Notwithstanding the above, the Second Edition also notes that DOJ and SEC recognizes that in certain circumstances a robust pre-acquisition due diligence may not be possible. In those cases, DOJ and SEC will look to the timeliness and thoroughness of the acquiring company’s post-acquisition due diligence and compliance integration efforts, as well as into all of its internal controls, including its compliance program. Moreover, the Second Edition states that corporations should consider training new employees, re-evaluating third parties under company standards, and, where appropriate, conducting audits on new business units.
Inclusion in the Second Edition of policies applicable to the FCPA
The Second Edition includes specific references to several policies that refer to the FCPA and that have been adopted by the DOJ and SEC in recent years, including, for instance, the FCPA Corporate Enforcement Policy (the "CEP").
In connection with mergers and acquisitions, the Second Edition specifically states in relation to the CEP that "in appropriate cases, an acquiring company that voluntarily discloses misconduct may be eligible for a declination, even if aggravating circumstances existed as to the acquired entity".
To such extent, the Second Edition, by incorporating the CEP, contemplates that there will be a presumption that DOJ will decline prosecution of the company absent aggravating circumstances, where a company voluntarily self-discloses misconduct, fully cooperates, and timely and appropriately remediates. The CEP also provides definitions of the terms “voluntary self-disclosure,” “full cooperation,” and “timely and appropriate remediation” and which are the potential benefits for those corporations that voluntary self-discloses misconduct.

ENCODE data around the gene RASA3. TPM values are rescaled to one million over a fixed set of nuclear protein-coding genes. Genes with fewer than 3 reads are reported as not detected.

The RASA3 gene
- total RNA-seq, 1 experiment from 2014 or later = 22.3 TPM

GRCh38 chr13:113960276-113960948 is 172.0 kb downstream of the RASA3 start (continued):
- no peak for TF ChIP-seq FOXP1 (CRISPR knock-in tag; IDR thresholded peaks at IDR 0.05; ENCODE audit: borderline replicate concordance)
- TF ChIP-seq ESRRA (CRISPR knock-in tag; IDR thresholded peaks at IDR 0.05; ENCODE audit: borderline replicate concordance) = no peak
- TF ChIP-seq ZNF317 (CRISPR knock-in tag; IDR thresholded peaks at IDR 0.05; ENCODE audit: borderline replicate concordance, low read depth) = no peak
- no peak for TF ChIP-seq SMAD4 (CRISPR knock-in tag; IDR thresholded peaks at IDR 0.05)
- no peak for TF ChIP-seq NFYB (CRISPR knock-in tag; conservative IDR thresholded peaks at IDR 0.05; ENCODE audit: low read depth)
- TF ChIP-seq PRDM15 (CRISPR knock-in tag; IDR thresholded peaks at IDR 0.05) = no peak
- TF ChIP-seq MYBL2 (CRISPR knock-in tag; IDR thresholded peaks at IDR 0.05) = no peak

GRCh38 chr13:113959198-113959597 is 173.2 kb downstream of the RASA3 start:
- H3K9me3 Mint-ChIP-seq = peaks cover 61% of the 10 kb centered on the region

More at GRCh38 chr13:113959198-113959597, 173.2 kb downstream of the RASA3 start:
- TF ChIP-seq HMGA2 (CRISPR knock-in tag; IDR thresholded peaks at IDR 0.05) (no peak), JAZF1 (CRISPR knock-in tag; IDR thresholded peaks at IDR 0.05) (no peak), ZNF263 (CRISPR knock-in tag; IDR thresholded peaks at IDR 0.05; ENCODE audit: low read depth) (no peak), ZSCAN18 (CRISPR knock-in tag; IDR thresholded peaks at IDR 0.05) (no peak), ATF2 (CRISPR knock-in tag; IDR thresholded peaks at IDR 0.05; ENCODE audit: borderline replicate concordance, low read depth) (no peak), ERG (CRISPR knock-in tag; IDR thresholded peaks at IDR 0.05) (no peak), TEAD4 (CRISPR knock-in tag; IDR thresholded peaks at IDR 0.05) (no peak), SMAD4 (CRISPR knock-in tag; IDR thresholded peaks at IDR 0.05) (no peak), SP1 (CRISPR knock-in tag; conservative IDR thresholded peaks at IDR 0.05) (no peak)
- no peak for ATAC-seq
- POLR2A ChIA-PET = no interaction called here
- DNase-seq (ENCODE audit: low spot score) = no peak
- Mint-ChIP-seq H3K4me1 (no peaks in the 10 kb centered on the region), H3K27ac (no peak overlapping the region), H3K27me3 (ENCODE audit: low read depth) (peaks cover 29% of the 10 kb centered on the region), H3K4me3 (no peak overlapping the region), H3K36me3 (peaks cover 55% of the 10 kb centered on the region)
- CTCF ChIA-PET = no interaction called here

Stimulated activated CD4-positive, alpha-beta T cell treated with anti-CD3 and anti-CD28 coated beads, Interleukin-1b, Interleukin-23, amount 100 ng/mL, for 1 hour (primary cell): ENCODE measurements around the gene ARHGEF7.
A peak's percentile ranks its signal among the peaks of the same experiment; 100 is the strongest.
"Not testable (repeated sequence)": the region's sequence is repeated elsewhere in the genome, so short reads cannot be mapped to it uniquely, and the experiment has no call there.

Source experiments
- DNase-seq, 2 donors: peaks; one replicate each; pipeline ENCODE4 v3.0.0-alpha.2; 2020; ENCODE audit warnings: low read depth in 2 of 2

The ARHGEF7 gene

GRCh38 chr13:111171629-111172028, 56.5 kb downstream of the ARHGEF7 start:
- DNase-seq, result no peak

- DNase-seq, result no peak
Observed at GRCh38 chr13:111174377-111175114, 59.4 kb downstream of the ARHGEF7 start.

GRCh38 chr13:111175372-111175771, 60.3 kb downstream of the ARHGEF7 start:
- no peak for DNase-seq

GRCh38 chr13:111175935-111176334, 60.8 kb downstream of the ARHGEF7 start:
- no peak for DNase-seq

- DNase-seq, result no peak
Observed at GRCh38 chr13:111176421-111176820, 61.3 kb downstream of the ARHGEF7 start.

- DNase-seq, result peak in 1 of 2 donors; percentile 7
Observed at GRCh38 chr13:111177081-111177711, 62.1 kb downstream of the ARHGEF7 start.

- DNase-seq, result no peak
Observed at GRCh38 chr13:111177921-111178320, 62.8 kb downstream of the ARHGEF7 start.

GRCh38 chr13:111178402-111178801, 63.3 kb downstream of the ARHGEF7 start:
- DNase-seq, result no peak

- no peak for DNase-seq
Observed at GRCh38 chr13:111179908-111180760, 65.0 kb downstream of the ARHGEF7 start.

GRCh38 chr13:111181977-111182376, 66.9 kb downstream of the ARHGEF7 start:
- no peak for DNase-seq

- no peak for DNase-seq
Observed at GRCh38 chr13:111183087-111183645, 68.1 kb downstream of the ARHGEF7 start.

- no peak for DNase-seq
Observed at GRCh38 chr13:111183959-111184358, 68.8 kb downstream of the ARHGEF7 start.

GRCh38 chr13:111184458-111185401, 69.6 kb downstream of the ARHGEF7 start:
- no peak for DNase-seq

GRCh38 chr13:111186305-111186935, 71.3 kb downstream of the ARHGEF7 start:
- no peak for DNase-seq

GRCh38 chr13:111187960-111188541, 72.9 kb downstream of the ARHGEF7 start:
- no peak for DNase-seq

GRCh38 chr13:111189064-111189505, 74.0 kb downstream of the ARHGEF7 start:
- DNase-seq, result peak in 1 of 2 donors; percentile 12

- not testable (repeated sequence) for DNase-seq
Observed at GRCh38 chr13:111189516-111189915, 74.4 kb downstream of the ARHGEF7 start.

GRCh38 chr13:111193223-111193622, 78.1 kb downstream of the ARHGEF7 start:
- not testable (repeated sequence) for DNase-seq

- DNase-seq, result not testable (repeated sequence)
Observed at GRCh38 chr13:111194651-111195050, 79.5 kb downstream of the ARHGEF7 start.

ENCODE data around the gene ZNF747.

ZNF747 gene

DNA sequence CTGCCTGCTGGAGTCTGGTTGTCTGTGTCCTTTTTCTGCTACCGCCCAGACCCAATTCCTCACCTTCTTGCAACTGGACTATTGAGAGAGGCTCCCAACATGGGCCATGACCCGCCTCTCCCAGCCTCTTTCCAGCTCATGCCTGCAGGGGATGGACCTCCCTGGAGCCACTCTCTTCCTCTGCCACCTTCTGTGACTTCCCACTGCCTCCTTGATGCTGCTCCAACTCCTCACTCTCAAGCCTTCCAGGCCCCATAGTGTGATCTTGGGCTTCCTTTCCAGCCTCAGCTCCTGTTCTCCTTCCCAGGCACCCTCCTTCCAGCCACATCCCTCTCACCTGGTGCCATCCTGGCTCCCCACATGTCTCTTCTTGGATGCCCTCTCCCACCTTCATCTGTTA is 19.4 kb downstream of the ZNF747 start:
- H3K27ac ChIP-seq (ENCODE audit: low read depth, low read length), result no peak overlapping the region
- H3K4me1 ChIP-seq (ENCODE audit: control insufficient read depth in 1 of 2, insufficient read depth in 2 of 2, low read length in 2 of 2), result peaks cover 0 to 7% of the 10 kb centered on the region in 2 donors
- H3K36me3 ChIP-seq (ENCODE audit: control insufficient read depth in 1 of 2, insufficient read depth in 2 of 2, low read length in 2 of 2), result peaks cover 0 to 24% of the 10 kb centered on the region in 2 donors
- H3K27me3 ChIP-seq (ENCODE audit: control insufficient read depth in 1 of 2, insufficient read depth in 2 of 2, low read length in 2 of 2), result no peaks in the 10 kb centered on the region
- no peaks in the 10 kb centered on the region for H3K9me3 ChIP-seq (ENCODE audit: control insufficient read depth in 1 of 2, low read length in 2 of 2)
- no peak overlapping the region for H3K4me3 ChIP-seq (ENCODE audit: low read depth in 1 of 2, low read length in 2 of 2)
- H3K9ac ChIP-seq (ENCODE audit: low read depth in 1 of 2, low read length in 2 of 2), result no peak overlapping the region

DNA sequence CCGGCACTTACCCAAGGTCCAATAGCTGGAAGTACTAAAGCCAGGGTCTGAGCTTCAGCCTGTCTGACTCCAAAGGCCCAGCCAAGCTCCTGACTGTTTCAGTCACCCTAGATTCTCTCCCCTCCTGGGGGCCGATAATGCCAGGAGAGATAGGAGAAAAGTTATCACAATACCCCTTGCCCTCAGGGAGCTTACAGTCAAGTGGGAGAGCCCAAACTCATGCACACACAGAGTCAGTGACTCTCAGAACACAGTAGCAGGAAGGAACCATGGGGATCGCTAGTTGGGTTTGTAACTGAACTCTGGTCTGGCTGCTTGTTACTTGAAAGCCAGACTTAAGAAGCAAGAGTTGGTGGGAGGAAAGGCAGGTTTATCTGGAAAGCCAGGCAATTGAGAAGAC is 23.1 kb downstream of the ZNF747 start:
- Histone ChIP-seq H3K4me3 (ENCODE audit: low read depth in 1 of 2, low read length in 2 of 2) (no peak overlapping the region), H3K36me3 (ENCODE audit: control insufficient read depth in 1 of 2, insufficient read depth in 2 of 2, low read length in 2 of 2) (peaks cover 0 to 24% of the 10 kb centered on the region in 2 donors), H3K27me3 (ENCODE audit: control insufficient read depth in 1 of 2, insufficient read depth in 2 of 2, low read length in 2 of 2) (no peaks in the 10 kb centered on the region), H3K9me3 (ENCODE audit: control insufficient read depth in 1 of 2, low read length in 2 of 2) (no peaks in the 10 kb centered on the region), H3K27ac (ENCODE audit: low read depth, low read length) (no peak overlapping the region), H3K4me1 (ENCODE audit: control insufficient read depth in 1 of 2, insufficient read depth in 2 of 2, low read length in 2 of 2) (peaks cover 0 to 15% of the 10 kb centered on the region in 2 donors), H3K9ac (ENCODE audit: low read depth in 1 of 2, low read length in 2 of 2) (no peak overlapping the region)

Beyond the CEP, the Second Edition also includes references to other policies referring to the FCPA and that have been adopted by the DOJ and SEC since 2012, including the Policy on Coordination of Corporate Resolution Penalties (the Anti-Piling On Policy), the FCPA Corporate Enforcement Policy, the Selection of Monitors in Criminal Division Matters and the Evaluation of Corporate Compliance Programs.
Updates to the statute of limitations for criminal violations of FCPA's accounting provisions
The Second Edition still states that for substantive violations of the FCPA anti-bribery provisions, the five-year limitation still applies. However, criminal violations of the accounting provisions and DOJ's position on the limitation period for FCPA violations are further clarified, by stating that a criminal violation requires a "knowing and wilful failure to comply with the FCPA’s books and records or internal controls provisions". Moreover, for the violations of the FCPA accounting provisions, which are defined as “securities fraud offense[s]” under 18 U.S.C. § 3301, the limitation period is increased from 5 to 6 years.
Incorporation of new and relevant case law
The Second Edition also incorporates a number of substantive updates on case law adopted since 2012. The most relevant case law includes both conspiracy theory (United States v. Hoskins), SEC's authority to seek disgorgement as a remedy in judicial enforcement actions (Kokesh v. SEC) and a brief reference to a defendant's unsuccessful attempt to assert local law affirmative defense (United States v. Ng Lap Seng). The Second Edition also updates or replaces various case examples with more current ones.